It is clear that you have never attended an actual lesson and have been 'auto-learning' around.... some of the expectations are common sense as

-introducing people and middle eastern dance
-warming up
-the choreography workout danced by the teacher
-posture and movements from scratch... one movement at a time

if time allows, a bit of combination with the better mastered steps from the group...two-three moves per lesson depending on students' progress...

-stretching to cool down.


combinations and improvisation ('free bellydance' in your terms) are no way of use for a first lesson...

if a teacher finds your level of knowledge on a first lesson class, he/she would have to add elements to your routine, and keep the true beginners with the basics... obviously after checking that your understanding corresponds to your performance... it is not always the case!

and definitely layering can only be properly done after mastering basic single technique... actually after achieving the intermediate level (combinations and some layering) they recommend a dancer to go back to the beginner's level, to 'clean up' the technique...






Quote Originally Posted by Elfie View Post
So. As I have never taken an actual class before, I wanted to chime in here. If I were starting a beginner class, this is what I would expect from my teacher, as well as a few things that could be fun and informative at the same time. Some of it may not be reasonable, I don't know. I've never taken a class. But this is what I expect out of the very first lesson - a sort of orientation type deal, with some fun elements.

I'd expect:

*to see my teacher dance for a short bit - maybe a two minute number
*introductions between the teacher and the students (any fun things like gifts or games could be worked in with this like the one Shanazel suggested - the ME dance name thing sounds awesome!)
*show and tell of dance items from the teacher - simple stuff at first - showing zills, drums, veil, hip scarves (maybe even have a costume or two on mannequins to show them and talk a bit about - the sparkles always make it interesting!)
*a bit of background on ME dance and music (video clips, music clips etc.)
*safety and health stuff - the importance of proper stretching etc.
*warmup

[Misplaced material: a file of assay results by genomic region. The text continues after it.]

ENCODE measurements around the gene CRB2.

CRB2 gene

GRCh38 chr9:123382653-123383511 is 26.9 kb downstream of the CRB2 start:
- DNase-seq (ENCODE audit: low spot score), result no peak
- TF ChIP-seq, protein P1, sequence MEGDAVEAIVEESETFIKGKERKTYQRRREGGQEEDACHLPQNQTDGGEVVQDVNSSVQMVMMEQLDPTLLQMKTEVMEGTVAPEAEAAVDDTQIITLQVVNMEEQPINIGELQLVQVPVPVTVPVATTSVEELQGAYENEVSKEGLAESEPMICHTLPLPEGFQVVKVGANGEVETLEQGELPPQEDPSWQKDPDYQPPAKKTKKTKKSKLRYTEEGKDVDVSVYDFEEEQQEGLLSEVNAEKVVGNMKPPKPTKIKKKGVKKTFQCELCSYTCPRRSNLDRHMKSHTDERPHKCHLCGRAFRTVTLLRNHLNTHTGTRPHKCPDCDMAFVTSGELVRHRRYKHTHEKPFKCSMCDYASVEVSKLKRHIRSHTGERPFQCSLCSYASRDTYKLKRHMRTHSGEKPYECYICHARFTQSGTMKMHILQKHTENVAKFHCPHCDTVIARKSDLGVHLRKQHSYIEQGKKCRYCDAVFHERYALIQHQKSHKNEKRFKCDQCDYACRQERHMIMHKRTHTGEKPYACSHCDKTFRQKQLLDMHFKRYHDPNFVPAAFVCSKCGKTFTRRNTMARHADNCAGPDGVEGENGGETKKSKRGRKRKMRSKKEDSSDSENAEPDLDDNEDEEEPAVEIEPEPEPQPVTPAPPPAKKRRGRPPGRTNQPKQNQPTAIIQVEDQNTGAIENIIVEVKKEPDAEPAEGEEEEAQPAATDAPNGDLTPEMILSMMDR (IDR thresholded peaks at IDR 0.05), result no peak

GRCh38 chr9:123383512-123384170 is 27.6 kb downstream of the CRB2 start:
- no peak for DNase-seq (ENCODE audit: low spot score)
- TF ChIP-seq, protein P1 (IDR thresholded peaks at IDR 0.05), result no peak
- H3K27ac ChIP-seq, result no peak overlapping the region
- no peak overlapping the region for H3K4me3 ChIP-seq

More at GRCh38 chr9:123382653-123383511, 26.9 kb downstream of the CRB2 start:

*proper posture and "dance" pose; then on to basic isolations and the "twist" shimmy
*simple weight changing and single "step-together-step-together" moves
*framing arms
*combine twist, single step and framing arms; after a few repetitions to the left, right, front and back, introduce arm paths - free movement to get used to moving the arms during dance
*a few minutes of "free belly dance" (improv) so the teacher can assess the students in a casual fashion
*cool down
*class conclusion

I don't know how plausible that would be for a first lesson. But I would absolutely expect to see my teacher dance and to be assessed by the teacher from the very start. That way he or she could better know where potential problem areas are right from the start. And if you're a "hands-on" type of teacher, this bit could help you introduce that aspect of your teaching method. Walk through the students and do small corrections such as lifting their arms up higher, nudging the shoulders back - it's all about the students being comfortable with you and you with them, so it's better to establish this kind of thing right off, I think. And, it gives you a more casual setting as a teacher to walk among the students and chit chat, offer encouragements, and with the small "hands-on" approach, you can establish if any of your students have an issue with touching without them feeling "singled out". Some people do.

This is what just one classroom newbie (meaning I have never taken a class) expects to see when she does finally get a class together. I don't know if it's even a doable lesson, per se, but something very like that is what I would expect from my teacher. Granted, I've been self studying and know a bit more about the dance than most true beginners do (though not much more, I admit LOL!), but I've never had the benifit of a classroom setting or a live teacher. So maybe I expect more from a live teacher than I should. But maybe it will be helpful to you. Good luck!

Luckily for you that you're teaching belly dance. After a few lessons, you should have no trouble keeping them interested. Belly dance is so much fun in itself that you won't have to try quite so hard to keep it interesting!